Action

Manage woody debris before tree planting

How is the evidence assessed?
  • Effectiveness
    40%
  • Certainty
    25%
  • Harms
    13%

Source countries

Key messages

  • One replicated, randomized, controlled study in Canada found that removal of woody debris increased the survival rate of planted trees.
  • One replicated, controlled study in the USA found mixed effects of removing, chopping and burning woody debris on the size of planted trees.

 

About key messages

Key messages provide a descriptive index to studies we have found that test this intervention.

Studies are not directly comparable or of equal value. When making decisions based on this evidence, you should consider factors such as study size, study design, reported metrics and relevance of the study to your situation, rather than simply counting the number of studies that support a particular interpretation.

Supporting evidence from individual studies

  1. A replicated, controlled study in 1988-1994 in temperate coniferous forest in Washington state, USA (Zabowski et al. 2000) found that removing, chopping or burning woody debris had mixed effects on the growth of planted Douglas-fir Pseudotsuga menziesii and lodgepole pine Pinus contorta seedlings. The average total height growth of both species was lower in cleared than control plots and highest following a spring burn (piled: 61 cm; autumn burn: 66; chopped: 71; pulled off site: 71; piled and burned: 72; control: 75; spring burn: 90). In 1989, seven treatment plots (0.3-3.2 ha) were established in each of four sites: control (untreated); woody debris pulled off site (using a cable system); chopped (debris mechanically chopped); debris piled and burned; debris piled; spring burn (low intensity spring broadcast-burn); autumn burn (low-to-medium intensity autumn broadcast-burn). All plots were clearcut in 1988 and planted with Douglas-fir or lodgepole pine seedlings in 1990. The height of 100 seedlings in each plot was measured at the end of the first and fifth growing seasons.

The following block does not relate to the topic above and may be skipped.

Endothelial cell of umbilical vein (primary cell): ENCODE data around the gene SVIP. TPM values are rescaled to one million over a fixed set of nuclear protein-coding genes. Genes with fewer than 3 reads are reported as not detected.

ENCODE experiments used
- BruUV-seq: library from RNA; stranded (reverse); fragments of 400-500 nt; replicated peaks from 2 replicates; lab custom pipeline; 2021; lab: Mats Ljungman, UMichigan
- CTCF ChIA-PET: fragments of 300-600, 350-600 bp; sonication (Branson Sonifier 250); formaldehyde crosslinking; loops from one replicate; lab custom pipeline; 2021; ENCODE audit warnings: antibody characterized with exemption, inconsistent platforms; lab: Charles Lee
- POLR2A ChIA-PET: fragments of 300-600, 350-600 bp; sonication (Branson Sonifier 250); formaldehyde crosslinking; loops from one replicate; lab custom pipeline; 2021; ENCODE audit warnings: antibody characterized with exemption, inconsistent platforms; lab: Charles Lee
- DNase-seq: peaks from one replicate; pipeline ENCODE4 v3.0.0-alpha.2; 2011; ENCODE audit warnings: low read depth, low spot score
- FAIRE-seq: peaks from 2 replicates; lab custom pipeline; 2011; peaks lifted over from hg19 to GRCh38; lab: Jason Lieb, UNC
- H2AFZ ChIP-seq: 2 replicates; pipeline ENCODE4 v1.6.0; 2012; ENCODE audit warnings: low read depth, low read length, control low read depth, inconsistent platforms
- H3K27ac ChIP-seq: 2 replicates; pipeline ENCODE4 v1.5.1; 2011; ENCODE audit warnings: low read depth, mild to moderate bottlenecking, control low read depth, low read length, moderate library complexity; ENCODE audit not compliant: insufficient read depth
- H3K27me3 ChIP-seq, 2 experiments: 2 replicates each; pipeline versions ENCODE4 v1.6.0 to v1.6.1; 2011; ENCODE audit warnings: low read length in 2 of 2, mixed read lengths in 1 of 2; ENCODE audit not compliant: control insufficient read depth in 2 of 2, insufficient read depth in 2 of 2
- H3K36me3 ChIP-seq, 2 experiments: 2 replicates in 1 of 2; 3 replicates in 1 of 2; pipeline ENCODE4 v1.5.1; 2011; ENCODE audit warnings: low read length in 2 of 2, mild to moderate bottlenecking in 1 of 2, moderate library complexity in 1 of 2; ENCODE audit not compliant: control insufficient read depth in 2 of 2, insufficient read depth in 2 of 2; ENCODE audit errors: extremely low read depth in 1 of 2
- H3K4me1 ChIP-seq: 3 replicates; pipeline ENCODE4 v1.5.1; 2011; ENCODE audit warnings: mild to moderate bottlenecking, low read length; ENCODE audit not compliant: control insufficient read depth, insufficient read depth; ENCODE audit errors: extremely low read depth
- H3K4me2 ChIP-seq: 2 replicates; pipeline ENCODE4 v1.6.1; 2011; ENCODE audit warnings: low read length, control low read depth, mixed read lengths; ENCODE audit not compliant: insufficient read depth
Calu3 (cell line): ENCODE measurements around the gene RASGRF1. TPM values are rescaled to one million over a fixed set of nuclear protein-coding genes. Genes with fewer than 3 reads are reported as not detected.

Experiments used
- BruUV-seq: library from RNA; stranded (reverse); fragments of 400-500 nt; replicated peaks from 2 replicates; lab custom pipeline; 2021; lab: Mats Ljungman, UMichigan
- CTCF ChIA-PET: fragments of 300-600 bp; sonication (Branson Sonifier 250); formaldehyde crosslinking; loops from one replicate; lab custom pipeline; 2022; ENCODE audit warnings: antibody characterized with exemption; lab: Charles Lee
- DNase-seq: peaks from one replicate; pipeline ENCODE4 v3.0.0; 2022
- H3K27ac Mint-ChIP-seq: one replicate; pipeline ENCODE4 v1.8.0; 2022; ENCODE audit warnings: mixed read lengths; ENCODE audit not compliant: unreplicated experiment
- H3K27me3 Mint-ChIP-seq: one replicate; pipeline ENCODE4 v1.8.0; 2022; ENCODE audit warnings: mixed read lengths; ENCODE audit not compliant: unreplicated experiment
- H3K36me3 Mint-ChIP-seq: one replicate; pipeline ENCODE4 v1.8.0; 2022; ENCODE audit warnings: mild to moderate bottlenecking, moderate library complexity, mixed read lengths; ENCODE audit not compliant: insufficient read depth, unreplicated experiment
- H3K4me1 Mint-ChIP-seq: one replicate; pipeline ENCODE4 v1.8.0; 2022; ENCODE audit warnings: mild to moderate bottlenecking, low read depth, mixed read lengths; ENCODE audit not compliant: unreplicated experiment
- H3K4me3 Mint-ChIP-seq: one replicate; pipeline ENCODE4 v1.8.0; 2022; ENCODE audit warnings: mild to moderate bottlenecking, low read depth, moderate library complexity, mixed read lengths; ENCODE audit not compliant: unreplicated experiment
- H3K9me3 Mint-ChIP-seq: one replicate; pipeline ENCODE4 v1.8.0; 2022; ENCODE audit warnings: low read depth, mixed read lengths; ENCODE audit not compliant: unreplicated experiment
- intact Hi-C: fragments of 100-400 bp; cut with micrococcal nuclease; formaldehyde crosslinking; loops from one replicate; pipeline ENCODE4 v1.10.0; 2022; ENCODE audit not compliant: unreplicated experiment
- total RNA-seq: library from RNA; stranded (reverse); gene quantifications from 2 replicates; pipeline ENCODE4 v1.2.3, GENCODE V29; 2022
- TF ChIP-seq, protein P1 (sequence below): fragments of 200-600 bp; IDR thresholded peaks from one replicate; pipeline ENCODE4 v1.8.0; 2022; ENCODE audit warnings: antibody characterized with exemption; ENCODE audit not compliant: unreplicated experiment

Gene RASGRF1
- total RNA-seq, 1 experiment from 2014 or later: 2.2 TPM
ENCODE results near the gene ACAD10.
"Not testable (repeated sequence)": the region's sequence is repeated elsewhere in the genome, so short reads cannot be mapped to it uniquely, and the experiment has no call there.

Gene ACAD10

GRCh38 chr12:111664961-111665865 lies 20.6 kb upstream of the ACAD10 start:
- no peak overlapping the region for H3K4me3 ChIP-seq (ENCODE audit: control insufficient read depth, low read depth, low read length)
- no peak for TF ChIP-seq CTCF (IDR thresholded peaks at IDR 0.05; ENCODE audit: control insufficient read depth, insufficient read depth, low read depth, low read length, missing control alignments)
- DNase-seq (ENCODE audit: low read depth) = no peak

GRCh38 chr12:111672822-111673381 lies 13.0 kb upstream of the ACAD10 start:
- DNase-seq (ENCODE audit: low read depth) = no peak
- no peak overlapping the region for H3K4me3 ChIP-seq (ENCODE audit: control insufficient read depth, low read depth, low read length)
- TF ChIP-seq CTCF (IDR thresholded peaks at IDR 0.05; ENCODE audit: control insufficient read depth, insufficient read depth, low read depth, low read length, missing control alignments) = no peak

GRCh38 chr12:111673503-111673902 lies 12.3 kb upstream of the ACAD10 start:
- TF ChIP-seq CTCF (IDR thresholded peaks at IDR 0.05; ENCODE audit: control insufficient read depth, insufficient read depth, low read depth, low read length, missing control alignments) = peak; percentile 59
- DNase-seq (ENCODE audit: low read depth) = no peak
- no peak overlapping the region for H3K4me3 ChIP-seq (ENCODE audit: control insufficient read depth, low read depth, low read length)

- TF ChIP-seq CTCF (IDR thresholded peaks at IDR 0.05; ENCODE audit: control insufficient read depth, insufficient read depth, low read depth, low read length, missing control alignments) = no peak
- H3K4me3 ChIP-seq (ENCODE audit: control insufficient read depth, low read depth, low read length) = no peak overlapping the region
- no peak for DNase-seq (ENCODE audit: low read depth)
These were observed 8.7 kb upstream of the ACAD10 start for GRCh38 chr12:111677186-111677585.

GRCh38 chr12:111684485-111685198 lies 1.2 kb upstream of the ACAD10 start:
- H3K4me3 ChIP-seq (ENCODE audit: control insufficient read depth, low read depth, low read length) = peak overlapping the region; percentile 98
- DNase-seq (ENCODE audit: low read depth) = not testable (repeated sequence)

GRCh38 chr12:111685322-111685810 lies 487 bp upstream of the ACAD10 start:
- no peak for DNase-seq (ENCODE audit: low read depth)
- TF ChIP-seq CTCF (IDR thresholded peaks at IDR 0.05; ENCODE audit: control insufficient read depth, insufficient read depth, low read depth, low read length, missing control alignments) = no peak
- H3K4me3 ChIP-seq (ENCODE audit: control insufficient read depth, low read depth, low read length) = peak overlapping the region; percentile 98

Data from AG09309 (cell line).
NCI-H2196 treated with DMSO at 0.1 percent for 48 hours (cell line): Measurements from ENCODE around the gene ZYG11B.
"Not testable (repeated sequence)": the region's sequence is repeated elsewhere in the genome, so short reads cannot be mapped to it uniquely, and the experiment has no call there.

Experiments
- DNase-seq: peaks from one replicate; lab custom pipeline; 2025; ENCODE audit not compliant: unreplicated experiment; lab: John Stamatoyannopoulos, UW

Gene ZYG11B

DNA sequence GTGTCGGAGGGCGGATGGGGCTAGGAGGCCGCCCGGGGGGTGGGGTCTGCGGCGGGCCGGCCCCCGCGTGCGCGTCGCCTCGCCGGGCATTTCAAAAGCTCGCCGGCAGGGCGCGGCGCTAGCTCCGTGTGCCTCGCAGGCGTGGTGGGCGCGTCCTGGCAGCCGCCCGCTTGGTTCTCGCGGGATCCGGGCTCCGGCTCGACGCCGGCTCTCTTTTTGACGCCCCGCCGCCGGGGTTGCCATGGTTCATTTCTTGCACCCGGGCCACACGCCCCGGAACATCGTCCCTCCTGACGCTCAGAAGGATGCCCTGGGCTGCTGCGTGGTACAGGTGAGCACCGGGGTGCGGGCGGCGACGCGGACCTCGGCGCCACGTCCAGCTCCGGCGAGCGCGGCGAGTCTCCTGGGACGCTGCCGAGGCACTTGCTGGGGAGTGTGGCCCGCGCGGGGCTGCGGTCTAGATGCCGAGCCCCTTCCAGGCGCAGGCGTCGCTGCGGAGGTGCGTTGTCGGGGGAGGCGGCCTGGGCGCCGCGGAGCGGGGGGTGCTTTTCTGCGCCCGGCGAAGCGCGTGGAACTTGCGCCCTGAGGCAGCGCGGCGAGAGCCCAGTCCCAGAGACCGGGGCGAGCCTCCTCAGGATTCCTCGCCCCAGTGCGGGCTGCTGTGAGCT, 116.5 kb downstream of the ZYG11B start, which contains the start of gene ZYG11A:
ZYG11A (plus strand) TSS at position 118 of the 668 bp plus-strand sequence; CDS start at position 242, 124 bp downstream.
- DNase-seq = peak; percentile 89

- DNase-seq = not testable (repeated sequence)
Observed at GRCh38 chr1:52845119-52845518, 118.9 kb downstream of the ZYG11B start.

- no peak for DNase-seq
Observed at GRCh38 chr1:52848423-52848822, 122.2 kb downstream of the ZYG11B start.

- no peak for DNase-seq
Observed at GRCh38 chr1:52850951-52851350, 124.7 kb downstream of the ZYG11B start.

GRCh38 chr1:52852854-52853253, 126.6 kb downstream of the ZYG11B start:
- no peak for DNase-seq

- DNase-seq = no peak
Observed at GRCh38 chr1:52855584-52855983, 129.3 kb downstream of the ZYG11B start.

Study and other actions tested
  2. A replicated, randomized, controlled study in 2001-2006 in temperate coniferous forest in Alberta, Canada (Landhäusser 2009) found that woody debris removal decreased the mortality of planted lodgepole pine Pinus contorta seedlings. Mortality of planted seedlings was lower in removal (3%) than control plots (11%). Twelve removal (woody debris removed in winter 2001) and 12 control (woody debris not removed) plots (30 × 30 m) were planted with lodgepole pine (2,000 seedlings/ha) in 2002. The mortality of 20 planted seedlings/plot was monitored in 2003-2006.

    Study and other actions tested
Please cite as:

Agra H., Schowanek S., Carmel Y., Smith R.K. & Ne’eman G. (2018) Forest Conservation. Pages 285-328 in: W.J. Sutherland, L.V. Dicks, N. Ockendon, S.O. Petrovan & R.K. Smith (eds) What Works in Conservation 2018. Open Book Publishers, Cambridge, UK.

 

Where has this evidence come from?

List of journals searched by synopsis

All the journals searched for all synopses

Forest Conservation

This Action forms part of the Action Synopsis:

Forest Conservation
Forest Conservation

Forest Conservation - Published 2016

Forest synopsis

What Works in Conservation

What Works in Conservation

What Works in Conservation assesses the research looking at whether interventions are beneficial or not. It is based on summarised evidence in synopses, on topics such as amphibians, bats, biodiversity in European farmland, and control of freshwater invasive species. More are available and in progress.

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